“The scholarship allows me to take the winter quarter off to compete,” Stanton said.
During that time, Stanton trains with former Denver ski coach Kurt Smitz at the National Sports Center for the Disabled in Winter Park, Colo.
“It’s an amazing atmosphere up there,” Stanton said. “Everyone talks about skiing all the time, and everyone is so excited about getting to go out and ski every day. It’s just an absolutely awesome experience.”
The training hours he has put in on the slopes have paid off for Stanton who, after spending a year on the U.S. Paralympics Alpine Skiing National Development Team, was named to the national team for the 2013-14 season.
His season started in August with his first International Paralympic Committee Alpine Skiing World Cup competition in Coronet Peak, New Zealand.
Stanton’s outstanding performance earned him the bronze medal in the slalom event and a place on the podium with two of the world’s top-ranked adaptive skiers.
“I had about 50 million different emotions going through my head at the starting gate,” Stanton said. “Then I ended up finishing behind Adam Hall who, at that time, was ranked No. 1 in the world, and Mitch Gourley, who was in the top five in the world. That’s a pretty breathtaking and surreal experience.”
“On the podium, I teared up a little bit, but had a big smile on my face,” he added. “I knew that I had worked so hard for that moment and it was finally there.”
The next stop for Stanton was the world cup race in Thredbo, Australia, where he served notice that he was a force to be reckoned with by taking home two silver medals, in giant slalom and slalom.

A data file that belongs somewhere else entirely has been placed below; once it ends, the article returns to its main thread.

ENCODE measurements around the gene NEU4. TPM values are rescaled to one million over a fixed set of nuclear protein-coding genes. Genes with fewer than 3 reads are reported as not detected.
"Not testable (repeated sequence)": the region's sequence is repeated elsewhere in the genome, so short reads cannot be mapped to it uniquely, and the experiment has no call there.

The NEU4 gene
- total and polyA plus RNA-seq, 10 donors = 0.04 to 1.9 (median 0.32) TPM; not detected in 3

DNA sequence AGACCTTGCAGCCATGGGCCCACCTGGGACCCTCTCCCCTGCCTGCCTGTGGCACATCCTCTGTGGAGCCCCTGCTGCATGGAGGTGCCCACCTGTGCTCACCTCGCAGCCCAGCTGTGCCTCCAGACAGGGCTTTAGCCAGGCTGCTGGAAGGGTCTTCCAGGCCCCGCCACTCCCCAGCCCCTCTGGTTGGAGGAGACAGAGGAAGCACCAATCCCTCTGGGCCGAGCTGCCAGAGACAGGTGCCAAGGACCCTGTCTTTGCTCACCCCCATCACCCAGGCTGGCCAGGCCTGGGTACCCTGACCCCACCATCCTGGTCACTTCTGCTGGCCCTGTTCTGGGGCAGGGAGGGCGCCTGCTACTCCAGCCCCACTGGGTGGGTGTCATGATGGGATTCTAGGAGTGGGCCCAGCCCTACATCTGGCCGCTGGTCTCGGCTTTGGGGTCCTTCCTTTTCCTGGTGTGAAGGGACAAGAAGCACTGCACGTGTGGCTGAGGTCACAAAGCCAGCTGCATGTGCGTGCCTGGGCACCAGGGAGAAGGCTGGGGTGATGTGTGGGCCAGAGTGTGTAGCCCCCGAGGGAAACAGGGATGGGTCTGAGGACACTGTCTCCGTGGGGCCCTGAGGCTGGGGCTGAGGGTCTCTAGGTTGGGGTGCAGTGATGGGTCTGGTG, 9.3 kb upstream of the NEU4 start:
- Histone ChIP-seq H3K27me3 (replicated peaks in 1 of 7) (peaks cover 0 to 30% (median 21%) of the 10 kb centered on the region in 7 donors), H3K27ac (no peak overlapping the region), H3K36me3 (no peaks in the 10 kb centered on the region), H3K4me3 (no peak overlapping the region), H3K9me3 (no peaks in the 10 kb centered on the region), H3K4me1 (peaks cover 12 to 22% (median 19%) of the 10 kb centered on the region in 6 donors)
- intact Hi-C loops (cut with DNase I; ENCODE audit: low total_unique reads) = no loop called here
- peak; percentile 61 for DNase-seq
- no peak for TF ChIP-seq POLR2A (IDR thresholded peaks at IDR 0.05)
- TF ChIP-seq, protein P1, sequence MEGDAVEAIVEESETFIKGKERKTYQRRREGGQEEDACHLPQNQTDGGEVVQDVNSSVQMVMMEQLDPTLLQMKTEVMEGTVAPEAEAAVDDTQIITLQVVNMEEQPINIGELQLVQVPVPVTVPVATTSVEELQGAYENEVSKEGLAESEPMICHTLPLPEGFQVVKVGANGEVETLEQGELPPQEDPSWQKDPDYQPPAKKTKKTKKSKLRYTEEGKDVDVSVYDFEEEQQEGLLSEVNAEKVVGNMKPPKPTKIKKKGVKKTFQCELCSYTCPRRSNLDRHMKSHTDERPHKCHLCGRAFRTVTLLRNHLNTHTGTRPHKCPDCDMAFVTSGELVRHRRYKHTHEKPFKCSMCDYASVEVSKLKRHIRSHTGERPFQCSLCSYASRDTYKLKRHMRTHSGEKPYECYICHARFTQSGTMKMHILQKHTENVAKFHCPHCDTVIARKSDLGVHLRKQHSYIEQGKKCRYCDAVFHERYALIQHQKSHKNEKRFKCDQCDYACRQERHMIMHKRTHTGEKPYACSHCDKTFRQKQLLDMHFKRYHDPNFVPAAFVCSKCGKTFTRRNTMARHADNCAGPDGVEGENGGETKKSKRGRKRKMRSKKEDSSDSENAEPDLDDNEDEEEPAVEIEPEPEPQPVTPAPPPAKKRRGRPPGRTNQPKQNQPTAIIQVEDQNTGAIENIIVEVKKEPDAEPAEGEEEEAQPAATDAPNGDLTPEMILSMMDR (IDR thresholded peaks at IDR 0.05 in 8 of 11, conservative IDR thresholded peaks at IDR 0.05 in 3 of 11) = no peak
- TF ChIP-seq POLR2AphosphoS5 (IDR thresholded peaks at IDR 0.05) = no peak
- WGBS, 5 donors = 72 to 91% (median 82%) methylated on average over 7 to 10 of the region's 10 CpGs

Stanton showed no signs of slowing down last week when he competed at the Disabled Sports USA NorAm giant slalom and slalom Races at Copper Mountain and garnered a gold medal in the slalom event.
“I felt probably the most confident I’ve ever felt going into a race,” Stanton said. “I don’t think I had one mistake for the entire run.”
Despite having what he describes as “one of the best runs of my entire life,” Stanton was still surprised to find himself at the top of the timesheet at the conclusion of the race.
“I was looking at the time sheet and I couldn’t find my name,” he said. “I went to the next page and there I was sitting in first place. It was a little humbling because that was the biggest field and the most competitive field I’ve ever raced in — and to be sitting in first place was great.”
Stanton continued with outstanding performances at the event, taking home bronze in the giant slalom the following day.
With only a handful of race dates left in the season leading up to the Paralympic Winter Games, Stanton has one specific day in mind: February 1, 2014 — the date he hopes to have earned enough points to make the U.S. Paralympic Team by.
The 2014 U.S. Paralympic Alpine Skiing Team nominees will be announced by Feb. 17. The United States Olympic Committee will name the entire 2014 U.S. Paralympic Team for alpine skiing, biathlon, cross-country skiing, sled hockey, snowboarding and wheelchair curling on Feb. 21.
“It would be incredible to go to Sochi,” Stanton said. “We live in the best country in the world, and to have the opportunity to represent the U.S. at the Games is such a huge accomplishment.”